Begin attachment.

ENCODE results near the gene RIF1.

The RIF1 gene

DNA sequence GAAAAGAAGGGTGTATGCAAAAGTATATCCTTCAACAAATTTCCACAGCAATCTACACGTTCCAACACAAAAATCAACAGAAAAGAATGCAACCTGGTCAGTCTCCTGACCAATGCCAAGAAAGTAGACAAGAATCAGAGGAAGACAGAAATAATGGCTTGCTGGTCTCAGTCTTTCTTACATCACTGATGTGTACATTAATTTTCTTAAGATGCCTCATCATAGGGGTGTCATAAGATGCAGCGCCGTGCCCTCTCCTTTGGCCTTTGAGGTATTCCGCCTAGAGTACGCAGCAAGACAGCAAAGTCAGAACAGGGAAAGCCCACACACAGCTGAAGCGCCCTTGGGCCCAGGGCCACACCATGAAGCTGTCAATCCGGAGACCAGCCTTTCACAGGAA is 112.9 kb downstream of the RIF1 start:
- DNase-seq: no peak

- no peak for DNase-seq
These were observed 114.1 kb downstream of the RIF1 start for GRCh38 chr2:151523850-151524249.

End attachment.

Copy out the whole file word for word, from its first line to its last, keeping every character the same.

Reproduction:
ENCODE results near the gene RIF1.

The RIF1 gene

DNA sequence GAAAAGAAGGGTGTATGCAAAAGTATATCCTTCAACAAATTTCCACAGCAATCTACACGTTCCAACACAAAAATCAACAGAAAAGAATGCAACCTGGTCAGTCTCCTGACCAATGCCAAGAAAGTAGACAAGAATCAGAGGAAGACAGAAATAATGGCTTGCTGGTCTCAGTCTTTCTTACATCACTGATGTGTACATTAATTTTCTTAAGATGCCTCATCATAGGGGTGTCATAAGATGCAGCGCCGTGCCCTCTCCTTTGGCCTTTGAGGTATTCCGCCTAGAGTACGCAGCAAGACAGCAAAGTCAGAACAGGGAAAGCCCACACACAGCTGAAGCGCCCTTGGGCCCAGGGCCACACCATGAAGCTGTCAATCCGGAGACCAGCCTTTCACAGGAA is 112.9 kb downstream of the RIF1 start:
- DNase-seq: no peak

- no peak for DNase-seq
These were observed 114.1 kb downstream of the RIF1 start for GRCh38 chr2:151523850-151524249.